Oval Profile Handles

Levers On Rose

Levers on rose handles can be used with a latch where the door is not required to lock; a bathroom lock where you would also need to use a turn and release; or a mortice sash lock where you would also need to use a pair of escutcheons. The locks and latches are usually 2.1/2in (64mm) or 3in (75mm) wide, although longer sizes can be obtained if the handles need to be placed further in from the door edge. When using the levers with a turn and release or escutcheons, these are fitted directly below the rose of the levers and are normally of a matching size and finish. The latch or lock is fitted into the edge of the door whereas the handles are fitted to either side of the door and are connected by a spindle located in the back of the levers. When the levers are pressed, the spindle rotates and operates the latch allowing the door to open. The levers are supplied complete with the spindle and fixing screws, but not with the latch or lock, which need to be purchased as a separate item, and are normally specified to have a matching finish to the levers. 

Lever on Rose

Mortice Knobs

Mortice knobs can be used with a latch where the door is not required to lock; a bathroom lock where you would also need to use a turn and release; or a mortice sash lock where you would also need to use a pair of escutcheons.The locks and latches are usually 2.1/2in (64mm) or 3in (75mm) wide, although longer sizes can be obtained if the knobs need to be placed further in from the door edge. Generally when using a knob rather than levers, a longer latch is required to stop your knuckles from scraping on the edge of the door frame. When using a mortice knob with a turn and release or escutcheons, these are fitted directly below the rose of the knobs and are normally of a matching size and finish. The latch or lock is fitted into the edge of the door whereas the mortice knobs are fitted to either side of the door and are connected by a spindle. When the knobs are turned, the spindle rotates and operates the latch allowing the door to open. The mortice knobs are supplied complete with the spindle and fixing screws, but not with the latch or lock, which need to be purchased as a separate item, and are normally specified to have a matching finish to the knobs.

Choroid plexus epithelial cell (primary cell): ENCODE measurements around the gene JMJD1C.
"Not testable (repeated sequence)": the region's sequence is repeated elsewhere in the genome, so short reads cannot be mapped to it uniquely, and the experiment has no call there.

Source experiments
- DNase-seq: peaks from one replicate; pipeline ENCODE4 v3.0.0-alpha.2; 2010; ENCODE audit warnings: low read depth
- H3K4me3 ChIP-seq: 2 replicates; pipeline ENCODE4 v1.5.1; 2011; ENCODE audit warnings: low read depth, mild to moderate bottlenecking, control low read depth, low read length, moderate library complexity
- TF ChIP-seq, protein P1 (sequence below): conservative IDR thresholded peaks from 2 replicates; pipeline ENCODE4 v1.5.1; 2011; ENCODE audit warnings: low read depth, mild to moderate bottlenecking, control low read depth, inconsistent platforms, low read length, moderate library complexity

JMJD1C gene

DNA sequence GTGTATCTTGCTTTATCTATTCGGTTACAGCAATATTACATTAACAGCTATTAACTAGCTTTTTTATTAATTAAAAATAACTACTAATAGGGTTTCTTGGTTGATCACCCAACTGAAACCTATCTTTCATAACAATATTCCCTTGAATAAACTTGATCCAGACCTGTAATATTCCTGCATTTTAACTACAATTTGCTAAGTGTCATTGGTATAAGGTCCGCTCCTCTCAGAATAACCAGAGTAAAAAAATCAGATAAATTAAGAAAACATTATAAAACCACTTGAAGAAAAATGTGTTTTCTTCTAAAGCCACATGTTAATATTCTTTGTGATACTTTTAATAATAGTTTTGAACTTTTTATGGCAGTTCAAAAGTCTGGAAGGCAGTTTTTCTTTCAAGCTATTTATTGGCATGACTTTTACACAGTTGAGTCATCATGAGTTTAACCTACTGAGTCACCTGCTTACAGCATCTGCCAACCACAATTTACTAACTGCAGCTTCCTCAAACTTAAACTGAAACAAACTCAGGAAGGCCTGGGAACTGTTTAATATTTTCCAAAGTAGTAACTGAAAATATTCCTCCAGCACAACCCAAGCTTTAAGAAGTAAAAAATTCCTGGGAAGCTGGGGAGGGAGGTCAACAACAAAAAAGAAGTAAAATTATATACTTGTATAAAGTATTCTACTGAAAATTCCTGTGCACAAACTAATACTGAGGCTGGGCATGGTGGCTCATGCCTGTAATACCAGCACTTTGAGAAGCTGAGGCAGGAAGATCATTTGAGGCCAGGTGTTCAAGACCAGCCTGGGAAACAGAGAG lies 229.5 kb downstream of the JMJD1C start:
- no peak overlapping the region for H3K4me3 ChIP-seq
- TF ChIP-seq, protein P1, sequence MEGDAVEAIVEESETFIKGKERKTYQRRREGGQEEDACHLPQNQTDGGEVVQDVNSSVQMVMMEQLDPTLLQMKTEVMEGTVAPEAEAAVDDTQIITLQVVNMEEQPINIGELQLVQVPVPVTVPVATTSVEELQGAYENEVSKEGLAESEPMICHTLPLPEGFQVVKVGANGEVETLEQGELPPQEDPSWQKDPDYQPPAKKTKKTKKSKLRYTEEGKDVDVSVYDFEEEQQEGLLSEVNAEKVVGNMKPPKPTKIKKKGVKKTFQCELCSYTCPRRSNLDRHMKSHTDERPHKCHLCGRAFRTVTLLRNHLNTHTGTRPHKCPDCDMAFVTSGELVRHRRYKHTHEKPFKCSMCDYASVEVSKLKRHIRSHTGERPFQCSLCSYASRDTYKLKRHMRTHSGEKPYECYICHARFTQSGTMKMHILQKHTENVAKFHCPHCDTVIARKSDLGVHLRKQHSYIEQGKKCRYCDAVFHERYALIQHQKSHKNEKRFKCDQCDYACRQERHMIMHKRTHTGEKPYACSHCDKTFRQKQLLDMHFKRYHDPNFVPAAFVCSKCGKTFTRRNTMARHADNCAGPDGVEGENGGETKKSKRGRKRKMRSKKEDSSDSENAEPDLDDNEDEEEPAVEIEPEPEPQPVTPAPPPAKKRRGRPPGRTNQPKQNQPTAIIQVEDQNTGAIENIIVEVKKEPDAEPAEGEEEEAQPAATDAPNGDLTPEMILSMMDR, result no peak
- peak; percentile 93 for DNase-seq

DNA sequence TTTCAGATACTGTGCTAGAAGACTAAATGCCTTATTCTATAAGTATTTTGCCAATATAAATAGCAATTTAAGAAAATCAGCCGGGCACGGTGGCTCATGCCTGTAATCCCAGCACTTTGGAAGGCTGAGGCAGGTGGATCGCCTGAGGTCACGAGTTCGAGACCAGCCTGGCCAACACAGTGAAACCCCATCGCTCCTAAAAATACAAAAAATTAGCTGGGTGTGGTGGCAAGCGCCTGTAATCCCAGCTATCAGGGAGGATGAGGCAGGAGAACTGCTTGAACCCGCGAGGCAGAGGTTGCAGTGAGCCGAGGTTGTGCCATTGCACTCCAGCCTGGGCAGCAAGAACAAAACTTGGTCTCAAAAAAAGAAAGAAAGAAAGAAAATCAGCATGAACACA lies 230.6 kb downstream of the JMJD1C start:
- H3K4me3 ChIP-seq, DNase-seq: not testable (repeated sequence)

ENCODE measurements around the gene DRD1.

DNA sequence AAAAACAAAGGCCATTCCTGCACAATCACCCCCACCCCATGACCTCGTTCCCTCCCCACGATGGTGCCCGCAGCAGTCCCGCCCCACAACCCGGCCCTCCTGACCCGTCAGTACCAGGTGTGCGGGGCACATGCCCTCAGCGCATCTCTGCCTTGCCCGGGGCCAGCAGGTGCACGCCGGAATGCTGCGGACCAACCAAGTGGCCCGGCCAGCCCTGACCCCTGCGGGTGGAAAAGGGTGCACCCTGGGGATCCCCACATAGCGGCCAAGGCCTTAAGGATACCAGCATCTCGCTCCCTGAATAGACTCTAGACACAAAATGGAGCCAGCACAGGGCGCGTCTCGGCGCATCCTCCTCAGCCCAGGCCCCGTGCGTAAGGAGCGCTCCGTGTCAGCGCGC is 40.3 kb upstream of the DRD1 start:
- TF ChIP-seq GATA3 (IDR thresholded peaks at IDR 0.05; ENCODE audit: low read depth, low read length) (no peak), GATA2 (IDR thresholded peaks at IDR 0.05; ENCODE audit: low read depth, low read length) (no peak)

Mortice Knobs

Rim Furniture

Rim furniture is used in conjunction with a rim lock or latch that is fitted to the outside face of the door as opposed to a mortice lock, which is fitted into the door edge. Rim furniture consists of two knobs, (one with a fixed rose and one without a rose), a spindle and screws. Sometimes a single escutcheon is also supplied. The knob with the fixed rose is fitted to the opposite side of the door to the lock and is fixed to the door in the normal way usually using screws located through the holes in the rose. The spindle located in the back of the fixed rose knob, passes through the door and the rim lock. The second knob is then fixed usually by means of a small grub screw that passes through the neck of the knob, onto the spindle. The second knob does not need a rose as the neck of the knob fits tight against the actual rim lock. Where the rim lock uses a key, an escutcheon is fitted on the opposite door face to the rim lock. Rim furniture is normally specified to have a matching finish to the rim lock or latch.

Rim Furniture